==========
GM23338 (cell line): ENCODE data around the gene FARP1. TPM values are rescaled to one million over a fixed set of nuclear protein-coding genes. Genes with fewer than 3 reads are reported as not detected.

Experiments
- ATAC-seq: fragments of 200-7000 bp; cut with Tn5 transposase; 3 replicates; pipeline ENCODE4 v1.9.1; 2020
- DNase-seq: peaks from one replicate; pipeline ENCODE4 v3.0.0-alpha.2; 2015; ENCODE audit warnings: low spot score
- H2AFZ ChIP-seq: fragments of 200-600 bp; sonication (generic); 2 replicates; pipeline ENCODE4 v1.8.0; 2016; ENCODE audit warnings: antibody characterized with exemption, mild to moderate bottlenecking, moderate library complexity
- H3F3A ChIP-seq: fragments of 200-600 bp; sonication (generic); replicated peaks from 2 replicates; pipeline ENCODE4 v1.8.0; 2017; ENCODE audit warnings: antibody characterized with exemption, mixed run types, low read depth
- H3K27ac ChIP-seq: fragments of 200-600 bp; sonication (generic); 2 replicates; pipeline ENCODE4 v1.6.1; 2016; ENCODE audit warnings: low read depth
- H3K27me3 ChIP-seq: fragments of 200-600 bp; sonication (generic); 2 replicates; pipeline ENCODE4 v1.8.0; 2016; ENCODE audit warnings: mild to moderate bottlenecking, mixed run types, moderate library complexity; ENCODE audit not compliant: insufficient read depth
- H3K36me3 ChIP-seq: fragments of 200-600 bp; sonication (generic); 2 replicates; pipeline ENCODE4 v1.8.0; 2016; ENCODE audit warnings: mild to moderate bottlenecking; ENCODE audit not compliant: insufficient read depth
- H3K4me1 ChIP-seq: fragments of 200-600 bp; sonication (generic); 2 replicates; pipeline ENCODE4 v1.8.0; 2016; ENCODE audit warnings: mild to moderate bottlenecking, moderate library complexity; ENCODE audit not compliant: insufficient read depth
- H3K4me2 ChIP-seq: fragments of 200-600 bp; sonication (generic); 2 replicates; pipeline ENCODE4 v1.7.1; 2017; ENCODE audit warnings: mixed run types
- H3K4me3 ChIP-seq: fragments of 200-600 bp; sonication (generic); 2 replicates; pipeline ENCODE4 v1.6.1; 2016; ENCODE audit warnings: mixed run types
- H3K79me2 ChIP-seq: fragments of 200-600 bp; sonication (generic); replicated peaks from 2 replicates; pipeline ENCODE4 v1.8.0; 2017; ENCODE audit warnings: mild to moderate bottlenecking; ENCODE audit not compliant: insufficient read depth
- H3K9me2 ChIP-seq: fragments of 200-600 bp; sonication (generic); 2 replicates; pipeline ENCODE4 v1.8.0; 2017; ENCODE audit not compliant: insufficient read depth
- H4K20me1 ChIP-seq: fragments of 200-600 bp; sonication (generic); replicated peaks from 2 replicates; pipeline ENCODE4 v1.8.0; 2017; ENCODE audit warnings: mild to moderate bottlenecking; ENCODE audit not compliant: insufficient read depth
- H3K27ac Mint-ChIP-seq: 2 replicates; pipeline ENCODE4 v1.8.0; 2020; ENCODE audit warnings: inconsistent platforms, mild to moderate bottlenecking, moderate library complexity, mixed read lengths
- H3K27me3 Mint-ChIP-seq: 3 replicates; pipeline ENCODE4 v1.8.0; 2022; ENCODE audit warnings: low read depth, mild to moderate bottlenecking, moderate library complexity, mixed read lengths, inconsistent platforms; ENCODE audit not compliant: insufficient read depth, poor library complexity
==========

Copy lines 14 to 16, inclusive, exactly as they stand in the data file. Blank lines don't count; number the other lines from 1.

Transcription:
- H3K9me2 ChIP-seq: fragments of 200-600 bp; sonication (generic); 2 replicates; pipeline ENCODE4 v1.8.0; 2017; ENCODE audit not compliant: insufficient read depth
- H4K20me1 ChIP-seq: fragments of 200-600 bp; sonication (generic); replicated peaks from 2 replicates; pipeline ENCODE4 v1.8.0; 2017; ENCODE audit warnings: mild to moderate bottlenecking; ENCODE audit not compliant: insufficient read depth
- H3K27ac Mint-ChIP-seq: 2 replicates; pipeline ENCODE4 v1.8.0; 2020; ENCODE audit warnings: inconsistent platforms, mild to moderate bottlenecking, moderate library complexity, mixed read lengths